...we need to make human personal connections. So much of what Rohit talks about here is what I’ve found myself talking about quite a bit recently. Give it a watch, it’s only 8 minutes long.
Rohit makes reference to what has been described as ‘the most unlikely political seduction ever’. He talks about how Nelson Mandela would invite his enemies for tea. Over that tea he would talk to them and listen to them. These moments are widely regarded as the reasons he managed to avoid violent confrontations. I like the idea of the simple act of having a brew with someone as ‘seduction’. Quite powerful when you think of it that way. I know I’ve had many innocent chats with people over a cup of tea that changed my life.
We appear to be living in an increasingly binary world. Just think how much time we spend making judgements on people whilst sat in front of a screen. A piece of glass between us and them. That judgement might be based on big data or small actions on social media. From Facebook ‘Likes’ to the bile you often see in the comments on Youtube, thanks to the new social norms we are encouraged to love or hate based on very little information.
It’s easy to hate someone on the other side of border, whether that border is a screen or an ideology as in the case of Madela. It’s much harder to hate someone when they are sat facing you over a cup of tea having a conversation.
As I said here I worry about over reliance of big data and the disappearance of the ‘human’ behind the numbers. The two worlds need to collide to give us strong insights that will help us tell great stories. Charities get this. They have the data but spend a long time on the ground making human connections. Then when it comes to telling their story they’ve realised that telling the story of an individual gives the audience a greater insight (and therefore more likely to put their hand in their pocket) than just giving big numbers.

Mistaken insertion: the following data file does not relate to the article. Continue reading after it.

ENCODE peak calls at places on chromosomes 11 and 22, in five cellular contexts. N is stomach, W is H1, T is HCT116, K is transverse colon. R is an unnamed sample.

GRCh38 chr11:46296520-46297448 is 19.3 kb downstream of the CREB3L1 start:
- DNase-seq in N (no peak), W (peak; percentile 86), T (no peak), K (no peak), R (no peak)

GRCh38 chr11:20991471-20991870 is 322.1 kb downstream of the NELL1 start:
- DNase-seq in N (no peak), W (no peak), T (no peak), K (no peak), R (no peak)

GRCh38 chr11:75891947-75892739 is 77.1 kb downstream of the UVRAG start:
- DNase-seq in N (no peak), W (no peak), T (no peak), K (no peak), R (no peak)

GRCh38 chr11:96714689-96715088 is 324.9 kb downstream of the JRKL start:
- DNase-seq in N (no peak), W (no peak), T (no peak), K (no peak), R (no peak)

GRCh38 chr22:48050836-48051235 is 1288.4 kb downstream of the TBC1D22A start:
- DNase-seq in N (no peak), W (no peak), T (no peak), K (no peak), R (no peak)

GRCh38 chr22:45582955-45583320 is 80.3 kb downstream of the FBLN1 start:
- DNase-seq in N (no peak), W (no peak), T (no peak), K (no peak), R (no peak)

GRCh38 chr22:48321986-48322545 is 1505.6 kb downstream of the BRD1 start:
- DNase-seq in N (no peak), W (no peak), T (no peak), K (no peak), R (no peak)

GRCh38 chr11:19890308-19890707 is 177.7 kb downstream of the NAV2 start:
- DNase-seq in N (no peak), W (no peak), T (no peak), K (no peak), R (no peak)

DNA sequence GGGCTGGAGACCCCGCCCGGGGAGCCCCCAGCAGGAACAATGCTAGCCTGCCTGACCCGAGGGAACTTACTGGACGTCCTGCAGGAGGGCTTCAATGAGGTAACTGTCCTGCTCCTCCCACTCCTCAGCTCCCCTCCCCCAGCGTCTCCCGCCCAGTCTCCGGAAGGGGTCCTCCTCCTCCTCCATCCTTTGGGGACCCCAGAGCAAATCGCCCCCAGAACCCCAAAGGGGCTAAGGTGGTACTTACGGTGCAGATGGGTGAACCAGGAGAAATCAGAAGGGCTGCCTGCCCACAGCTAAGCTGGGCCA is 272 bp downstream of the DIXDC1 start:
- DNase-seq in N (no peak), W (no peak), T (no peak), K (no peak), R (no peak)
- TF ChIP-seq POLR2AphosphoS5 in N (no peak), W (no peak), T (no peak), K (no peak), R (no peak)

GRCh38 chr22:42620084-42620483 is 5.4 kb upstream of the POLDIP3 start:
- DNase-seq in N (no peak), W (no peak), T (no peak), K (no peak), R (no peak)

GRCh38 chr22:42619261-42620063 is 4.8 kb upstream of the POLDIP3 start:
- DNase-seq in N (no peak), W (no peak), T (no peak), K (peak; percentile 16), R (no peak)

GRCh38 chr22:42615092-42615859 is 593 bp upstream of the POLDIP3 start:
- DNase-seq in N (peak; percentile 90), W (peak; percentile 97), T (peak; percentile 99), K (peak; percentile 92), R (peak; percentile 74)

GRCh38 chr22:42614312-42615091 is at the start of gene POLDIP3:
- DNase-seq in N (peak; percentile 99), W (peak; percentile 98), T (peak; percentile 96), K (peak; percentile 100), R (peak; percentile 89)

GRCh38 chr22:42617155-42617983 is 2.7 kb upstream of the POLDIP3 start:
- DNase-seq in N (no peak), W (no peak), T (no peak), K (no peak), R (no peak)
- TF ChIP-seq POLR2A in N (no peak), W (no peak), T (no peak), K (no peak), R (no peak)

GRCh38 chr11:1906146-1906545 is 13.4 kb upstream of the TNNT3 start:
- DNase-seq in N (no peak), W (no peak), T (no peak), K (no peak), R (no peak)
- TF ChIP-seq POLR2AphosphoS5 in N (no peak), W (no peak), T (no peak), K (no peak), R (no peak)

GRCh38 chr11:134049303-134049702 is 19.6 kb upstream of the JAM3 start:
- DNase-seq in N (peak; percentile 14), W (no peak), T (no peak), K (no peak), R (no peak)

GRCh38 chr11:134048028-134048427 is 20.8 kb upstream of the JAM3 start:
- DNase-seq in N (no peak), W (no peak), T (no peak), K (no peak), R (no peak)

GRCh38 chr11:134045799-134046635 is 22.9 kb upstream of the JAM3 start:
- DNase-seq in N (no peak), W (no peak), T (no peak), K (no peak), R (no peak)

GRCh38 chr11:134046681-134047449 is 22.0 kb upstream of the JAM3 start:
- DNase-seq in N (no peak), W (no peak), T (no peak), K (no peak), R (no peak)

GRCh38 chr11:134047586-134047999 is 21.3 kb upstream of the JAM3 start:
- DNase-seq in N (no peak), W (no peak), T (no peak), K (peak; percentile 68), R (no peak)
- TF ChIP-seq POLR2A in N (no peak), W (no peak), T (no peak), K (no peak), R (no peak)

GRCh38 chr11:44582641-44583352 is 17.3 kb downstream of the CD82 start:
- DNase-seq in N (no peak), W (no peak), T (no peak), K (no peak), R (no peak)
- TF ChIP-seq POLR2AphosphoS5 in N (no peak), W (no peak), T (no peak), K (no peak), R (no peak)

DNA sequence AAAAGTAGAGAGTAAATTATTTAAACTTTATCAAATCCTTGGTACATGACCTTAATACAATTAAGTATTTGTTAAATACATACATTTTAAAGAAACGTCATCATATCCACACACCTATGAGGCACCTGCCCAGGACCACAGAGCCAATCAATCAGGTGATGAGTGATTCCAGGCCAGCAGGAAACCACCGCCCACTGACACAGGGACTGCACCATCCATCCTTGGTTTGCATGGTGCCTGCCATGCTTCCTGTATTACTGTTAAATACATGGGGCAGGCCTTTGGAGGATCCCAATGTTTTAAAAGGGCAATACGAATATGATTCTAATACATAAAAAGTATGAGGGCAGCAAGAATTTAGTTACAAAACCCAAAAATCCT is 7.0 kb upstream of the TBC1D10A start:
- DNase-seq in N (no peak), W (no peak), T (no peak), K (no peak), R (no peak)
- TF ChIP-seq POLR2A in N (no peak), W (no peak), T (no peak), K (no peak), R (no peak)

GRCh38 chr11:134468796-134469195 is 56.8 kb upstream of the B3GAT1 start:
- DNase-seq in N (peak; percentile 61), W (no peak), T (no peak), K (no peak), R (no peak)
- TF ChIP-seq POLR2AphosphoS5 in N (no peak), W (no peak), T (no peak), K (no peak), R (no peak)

Next time Comic Relief comes around take note of how they use those human stories alongside the numbers. The story of a thousand people dying is often less effective than telling the story of an individual. It give the audience a chance to make a personal connection.
Mandela made his ideas stick through human connection. Comic Relief make their ideas stick through human connections To make ideas stick we need to make human personal connections. That means more cups of tea to go with the data, which is fine by me.